Now the case is altered, if persons were sent to inquire after the lost goods, or property, and a reward was promised to the finder. But if a person knows his property to be in the possession of another, and allows it to remain so for a length of time, without asserting his claim, unless there appear sufficient reasons for his silence, he is construed to have entirely abandoned all pretentious to the same. And to the same purpose he has said else. where, that a house is looked upon to be abandoned on account of the long silence of the proprietor.
The Emperor Antoninus Pius, in one of his rescripts, said there was but little justice in claiming interest upon money after a long period; for the length of time elapsed was an indication that the debtor had been excused from payment, from some motive of kindness.
There appears something similar to this in the nature of custom. For apart from the authority of civil laws, which regulate the time and manner of custom, and its introduction, it may arise from the indulgence of a sovereign to a conquered people. But the length of time from which custom derives the force of right, is not defined, but left to the arbitrary decision of what is sufficient to indicate general consent. But for silence to be taken as a valid presumption that property is deserted, two things are requisite: it must be a silence with a knowledge of the fact, and with a perfect freedom of will in the person concerned. For a silence founded in ignorance can have no weight; and where any other reason appears, the presumption of free consent must fail.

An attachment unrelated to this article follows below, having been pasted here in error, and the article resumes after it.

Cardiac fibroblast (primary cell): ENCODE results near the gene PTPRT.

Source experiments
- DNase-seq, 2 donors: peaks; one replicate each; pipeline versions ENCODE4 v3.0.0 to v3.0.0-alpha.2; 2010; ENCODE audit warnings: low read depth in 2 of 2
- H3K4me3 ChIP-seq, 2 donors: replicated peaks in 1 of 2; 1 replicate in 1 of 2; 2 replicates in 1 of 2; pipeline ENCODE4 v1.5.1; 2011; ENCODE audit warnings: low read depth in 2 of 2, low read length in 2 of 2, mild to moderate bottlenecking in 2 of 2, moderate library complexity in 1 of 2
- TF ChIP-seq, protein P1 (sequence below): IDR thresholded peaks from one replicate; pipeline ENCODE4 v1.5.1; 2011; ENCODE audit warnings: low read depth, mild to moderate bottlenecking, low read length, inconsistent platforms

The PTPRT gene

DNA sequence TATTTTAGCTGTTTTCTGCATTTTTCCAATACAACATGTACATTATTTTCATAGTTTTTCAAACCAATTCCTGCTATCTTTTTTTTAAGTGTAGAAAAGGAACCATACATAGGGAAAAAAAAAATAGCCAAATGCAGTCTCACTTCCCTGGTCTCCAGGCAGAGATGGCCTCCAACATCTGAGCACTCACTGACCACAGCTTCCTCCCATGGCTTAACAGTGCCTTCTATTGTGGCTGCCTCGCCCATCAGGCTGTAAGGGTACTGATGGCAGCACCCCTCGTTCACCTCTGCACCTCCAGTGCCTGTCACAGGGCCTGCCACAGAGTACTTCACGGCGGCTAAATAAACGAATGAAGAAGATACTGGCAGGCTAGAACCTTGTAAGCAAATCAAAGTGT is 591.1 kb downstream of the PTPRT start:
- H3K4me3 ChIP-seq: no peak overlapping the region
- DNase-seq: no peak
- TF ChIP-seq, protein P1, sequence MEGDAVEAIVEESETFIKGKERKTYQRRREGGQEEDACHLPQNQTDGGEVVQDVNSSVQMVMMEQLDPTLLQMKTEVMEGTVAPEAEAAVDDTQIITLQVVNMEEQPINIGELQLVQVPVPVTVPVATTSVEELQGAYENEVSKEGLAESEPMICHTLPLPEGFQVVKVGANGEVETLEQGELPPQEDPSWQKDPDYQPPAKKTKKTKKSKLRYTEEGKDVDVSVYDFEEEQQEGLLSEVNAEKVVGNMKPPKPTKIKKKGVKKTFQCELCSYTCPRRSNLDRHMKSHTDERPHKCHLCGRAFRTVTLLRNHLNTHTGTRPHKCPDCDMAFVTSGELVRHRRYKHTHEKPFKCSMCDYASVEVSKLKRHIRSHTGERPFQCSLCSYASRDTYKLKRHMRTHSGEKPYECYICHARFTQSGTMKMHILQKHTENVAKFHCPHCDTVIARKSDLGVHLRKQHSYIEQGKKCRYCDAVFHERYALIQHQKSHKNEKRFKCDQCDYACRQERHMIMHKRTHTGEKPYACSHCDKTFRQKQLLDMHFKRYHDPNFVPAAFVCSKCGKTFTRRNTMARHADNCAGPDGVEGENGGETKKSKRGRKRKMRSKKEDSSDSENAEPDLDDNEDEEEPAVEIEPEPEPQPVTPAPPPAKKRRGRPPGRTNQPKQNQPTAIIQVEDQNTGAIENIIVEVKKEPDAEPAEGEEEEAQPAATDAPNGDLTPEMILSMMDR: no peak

VI. Although the two requisites already named maybe produced, yet other reasons have their weight; among which length of time is not the least important. For in the first place, it can scarcely happen, that for a great length of time a thing belonging to any one should not some way or other come to his knowledge, as time might supply many opportunities. Even if the civil law did not interpose to bar remote pretensions, the very nature of things would shew the reasonableness of a shorter period of limitation being allowed to present than to absent claimants. If impressions of fear were pleaded by any one in excuse, yet their influence would not be of perpetual duration, and length of time would unfold various means of security against such fears, either from resources within himself, or from the assistance of others. Escaping beyond the reach of him he dreaded, he might protest against his oppression, by appealing to proper judges and arbitrators.